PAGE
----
Stefka D. Hadjiandonova
- Doctoral Candidate
- Northwestern University
Bulgaria’s Ethnic Turks in Politics and Civil Society, 1923-1944
This study explores Bulgaria’s model of inter-ethnic cooperation in the inter-war and World War II period by investigating the institutional arrangements through which the interests of the Turkish minority in Bulgaria were articulated, debated, reconciled with the idea of Bulgarian nationhood and national interest, and incorporated into the Bulgarian state’s domestic and international agenda. It does so with an eye to the Turkish minoritiy’s own agency in the process, and places this experience in the context of broader European developments such as nationalization and modernization in Eastern Europe.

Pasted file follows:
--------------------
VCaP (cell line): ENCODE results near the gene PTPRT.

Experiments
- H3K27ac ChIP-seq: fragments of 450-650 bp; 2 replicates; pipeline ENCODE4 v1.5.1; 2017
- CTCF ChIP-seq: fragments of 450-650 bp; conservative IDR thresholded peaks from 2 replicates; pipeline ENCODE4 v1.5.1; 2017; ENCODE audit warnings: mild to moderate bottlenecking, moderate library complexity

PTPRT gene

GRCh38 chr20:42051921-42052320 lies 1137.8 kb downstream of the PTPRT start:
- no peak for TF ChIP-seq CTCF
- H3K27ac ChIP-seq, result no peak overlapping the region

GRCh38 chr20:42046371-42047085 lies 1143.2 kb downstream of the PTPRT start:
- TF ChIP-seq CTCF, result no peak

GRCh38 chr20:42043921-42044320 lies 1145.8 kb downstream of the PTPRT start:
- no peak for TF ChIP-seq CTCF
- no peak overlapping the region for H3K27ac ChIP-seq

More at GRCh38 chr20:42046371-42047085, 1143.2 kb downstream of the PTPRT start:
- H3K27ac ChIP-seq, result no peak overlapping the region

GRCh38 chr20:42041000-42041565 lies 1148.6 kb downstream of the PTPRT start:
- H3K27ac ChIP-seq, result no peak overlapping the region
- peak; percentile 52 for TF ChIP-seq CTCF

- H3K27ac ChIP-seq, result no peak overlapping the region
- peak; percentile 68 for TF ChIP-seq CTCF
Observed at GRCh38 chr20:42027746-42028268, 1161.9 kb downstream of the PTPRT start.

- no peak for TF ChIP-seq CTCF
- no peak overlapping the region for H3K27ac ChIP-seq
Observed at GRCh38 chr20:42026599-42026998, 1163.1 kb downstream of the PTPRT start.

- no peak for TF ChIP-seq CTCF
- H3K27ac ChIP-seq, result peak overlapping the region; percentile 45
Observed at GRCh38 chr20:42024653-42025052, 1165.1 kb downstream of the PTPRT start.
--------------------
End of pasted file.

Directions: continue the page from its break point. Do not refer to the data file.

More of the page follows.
The Bulgarian Muslims in Politics and Civil Society, 1919-1944
This dissertation addresses the relationship between the Bulgarian majority and the ethnic Turkish minority in Bulgaria in the inter-war and WWII period. It explores the network of formal and informal institutions through which the interests of the Turkish minority were articulated, debated, reconciled with the idea of Bulgarian nationhood and national interest, and incorporated into the Bulgarian state’s domestic and international agenda. Furthermore, it explains how irredentist post-WWI Bulgaria, at the height of its nation-building and modernization effort, maintained a peaceful coexistence with its ethnic Turks. Contemporary minority policy is well documented. The project explores how this came about with an eye to contemporary public opinion and the Turkish minority's own agency in the process.